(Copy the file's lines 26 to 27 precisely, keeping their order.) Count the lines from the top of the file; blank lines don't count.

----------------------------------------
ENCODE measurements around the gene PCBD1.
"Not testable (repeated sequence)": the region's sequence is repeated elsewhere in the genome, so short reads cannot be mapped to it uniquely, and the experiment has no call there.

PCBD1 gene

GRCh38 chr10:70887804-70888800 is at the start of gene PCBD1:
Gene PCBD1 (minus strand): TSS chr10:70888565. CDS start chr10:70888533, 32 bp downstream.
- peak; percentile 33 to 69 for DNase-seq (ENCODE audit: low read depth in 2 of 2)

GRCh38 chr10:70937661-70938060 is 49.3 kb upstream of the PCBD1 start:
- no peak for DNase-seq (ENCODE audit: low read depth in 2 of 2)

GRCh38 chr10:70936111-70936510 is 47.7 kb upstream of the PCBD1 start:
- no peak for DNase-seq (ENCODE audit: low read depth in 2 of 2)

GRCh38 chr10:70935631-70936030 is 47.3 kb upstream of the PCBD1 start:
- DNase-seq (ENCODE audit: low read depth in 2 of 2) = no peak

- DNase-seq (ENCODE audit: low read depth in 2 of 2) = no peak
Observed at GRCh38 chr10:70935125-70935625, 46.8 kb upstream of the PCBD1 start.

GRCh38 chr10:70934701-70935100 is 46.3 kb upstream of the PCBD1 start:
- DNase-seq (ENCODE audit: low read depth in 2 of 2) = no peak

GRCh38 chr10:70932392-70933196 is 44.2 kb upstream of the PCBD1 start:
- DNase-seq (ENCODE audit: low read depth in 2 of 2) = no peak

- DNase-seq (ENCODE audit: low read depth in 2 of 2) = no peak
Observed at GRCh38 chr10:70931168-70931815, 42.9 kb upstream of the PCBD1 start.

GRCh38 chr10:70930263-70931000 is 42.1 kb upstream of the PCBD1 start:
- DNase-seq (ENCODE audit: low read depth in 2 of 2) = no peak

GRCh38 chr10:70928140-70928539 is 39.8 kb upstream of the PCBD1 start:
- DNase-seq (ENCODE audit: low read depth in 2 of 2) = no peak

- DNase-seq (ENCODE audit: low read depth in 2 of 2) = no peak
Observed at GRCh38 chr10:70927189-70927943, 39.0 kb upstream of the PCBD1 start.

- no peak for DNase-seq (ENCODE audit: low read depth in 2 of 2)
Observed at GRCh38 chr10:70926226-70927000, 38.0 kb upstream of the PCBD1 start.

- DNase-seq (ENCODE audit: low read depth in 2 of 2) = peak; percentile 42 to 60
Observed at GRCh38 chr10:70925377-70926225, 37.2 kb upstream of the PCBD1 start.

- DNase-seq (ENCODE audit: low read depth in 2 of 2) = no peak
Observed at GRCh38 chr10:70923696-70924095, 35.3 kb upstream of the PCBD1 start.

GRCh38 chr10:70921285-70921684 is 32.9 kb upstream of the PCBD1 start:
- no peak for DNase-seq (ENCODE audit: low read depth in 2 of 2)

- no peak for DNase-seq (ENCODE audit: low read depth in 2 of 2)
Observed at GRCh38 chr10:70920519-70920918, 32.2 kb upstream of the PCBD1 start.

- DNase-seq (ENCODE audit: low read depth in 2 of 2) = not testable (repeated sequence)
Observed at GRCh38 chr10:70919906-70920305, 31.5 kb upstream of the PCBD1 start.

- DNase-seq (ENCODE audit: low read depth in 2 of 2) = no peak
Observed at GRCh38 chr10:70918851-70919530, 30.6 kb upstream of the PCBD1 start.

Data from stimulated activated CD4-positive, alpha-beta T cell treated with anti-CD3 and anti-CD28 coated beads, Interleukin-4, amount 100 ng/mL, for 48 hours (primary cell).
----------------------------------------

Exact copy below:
Observed at GRCh38 chr10:70927189-70927943, 39.0 kb upstream of the PCBD1 start.

- no peak for DNase-seq (ENCODE audit: low read depth in 2 of 2)